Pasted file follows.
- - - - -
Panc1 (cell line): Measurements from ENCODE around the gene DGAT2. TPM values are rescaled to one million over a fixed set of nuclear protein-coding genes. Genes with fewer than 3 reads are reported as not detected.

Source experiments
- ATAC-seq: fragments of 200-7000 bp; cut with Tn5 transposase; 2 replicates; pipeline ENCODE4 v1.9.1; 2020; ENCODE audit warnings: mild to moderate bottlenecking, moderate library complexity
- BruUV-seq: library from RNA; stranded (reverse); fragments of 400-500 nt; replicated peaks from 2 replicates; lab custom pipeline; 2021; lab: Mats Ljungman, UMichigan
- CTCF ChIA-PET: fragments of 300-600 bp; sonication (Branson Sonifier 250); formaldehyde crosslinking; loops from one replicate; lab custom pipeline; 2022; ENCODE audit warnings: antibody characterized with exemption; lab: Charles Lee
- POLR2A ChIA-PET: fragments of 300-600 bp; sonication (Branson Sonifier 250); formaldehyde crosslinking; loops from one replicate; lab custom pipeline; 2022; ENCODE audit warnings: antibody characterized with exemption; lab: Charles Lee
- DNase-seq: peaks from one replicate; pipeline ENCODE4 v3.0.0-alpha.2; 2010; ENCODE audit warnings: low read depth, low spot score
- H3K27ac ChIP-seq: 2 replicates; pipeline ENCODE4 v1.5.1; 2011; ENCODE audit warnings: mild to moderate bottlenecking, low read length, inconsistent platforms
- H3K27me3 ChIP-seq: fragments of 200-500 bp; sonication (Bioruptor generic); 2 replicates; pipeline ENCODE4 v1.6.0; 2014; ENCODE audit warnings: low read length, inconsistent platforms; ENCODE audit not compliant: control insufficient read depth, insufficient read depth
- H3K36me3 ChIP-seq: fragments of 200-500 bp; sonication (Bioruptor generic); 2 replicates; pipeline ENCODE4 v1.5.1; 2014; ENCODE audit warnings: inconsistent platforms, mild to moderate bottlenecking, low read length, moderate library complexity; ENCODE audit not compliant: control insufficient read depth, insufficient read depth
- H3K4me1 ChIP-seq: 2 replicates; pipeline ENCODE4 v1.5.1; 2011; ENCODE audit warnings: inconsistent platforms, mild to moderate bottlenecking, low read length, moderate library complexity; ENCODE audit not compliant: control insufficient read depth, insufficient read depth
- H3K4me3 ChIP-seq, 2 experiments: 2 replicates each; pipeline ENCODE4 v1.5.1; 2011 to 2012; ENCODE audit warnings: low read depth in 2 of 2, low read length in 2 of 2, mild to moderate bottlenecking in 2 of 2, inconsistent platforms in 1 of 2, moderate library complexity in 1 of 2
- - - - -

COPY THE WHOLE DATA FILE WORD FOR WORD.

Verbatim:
Panc1 (cell line): Measurements from ENCODE around the gene DGAT2. TPM values are rescaled to one million over a fixed set of nuclear protein-coding genes. Genes with fewer than 3 reads are reported as not detected.

Source experiments
- ATAC-seq: fragments of 200-7000 bp; cut with Tn5 transposase; 2 replicates; pipeline ENCODE4 v1.9.1; 2020; ENCODE audit warnings: mild to moderate bottlenecking, moderate library complexity
- BruUV-seq: library from RNA; stranded (reverse); fragments of 400-500 nt; replicated peaks from 2 replicates; lab custom pipeline; 2021; lab: Mats Ljungman, UMichigan
- CTCF ChIA-PET: fragments of 300-600 bp; sonication (Branson Sonifier 250); formaldehyde crosslinking; loops from one replicate; lab custom pipeline; 2022; ENCODE audit warnings: antibody characterized with exemption; lab: Charles Lee
- POLR2A ChIA-PET: fragments of 300-600 bp; sonication (Branson Sonifier 250); formaldehyde crosslinking; loops from one replicate; lab custom pipeline; 2022; ENCODE audit warnings: antibody characterized with exemption; lab: Charles Lee
- DNase-seq: peaks from one replicate; pipeline ENCODE4 v3.0.0-alpha.2; 2010; ENCODE audit warnings: low read depth, low spot score
- H3K27ac ChIP-seq: 2 replicates; pipeline ENCODE4 v1.5.1; 2011; ENCODE audit warnings: mild to moderate bottlenecking, low read length, inconsistent platforms
- H3K27me3 ChIP-seq: fragments of 200-500 bp; sonication (Bioruptor generic); 2 replicates; pipeline ENCODE4 v1.6.0; 2014; ENCODE audit warnings: low read length, inconsistent platforms; ENCODE audit not compliant: control insufficient read depth, insufficient read depth
- H3K36me3 ChIP-seq: fragments of 200-500 bp; sonication (Bioruptor generic); 2 replicates; pipeline ENCODE4 v1.5.1; 2014; ENCODE audit warnings: inconsistent platforms, mild to moderate bottlenecking, low read length, moderate library complexity; ENCODE audit not compliant: control insufficient read depth, insufficient read depth
- H3K4me1 ChIP-seq: 2 replicates; pipeline ENCODE4 v1.5.1; 2011; ENCODE audit warnings: inconsistent platforms, mild to moderate bottlenecking, low read length, moderate library complexity; ENCODE audit not compliant: control insufficient read depth, insufficient read depth
- H3K4me3 ChIP-seq, 2 experiments: 2 replicates each; pipeline ENCODE4 v1.5.1; 2011 to 2012; ENCODE audit warnings: low read depth in 2 of 2, low read length in 2 of 2, mild to moderate bottlenecking in 2 of 2, inconsistent platforms in 1 of 2, moderate library complexity in 1 of 2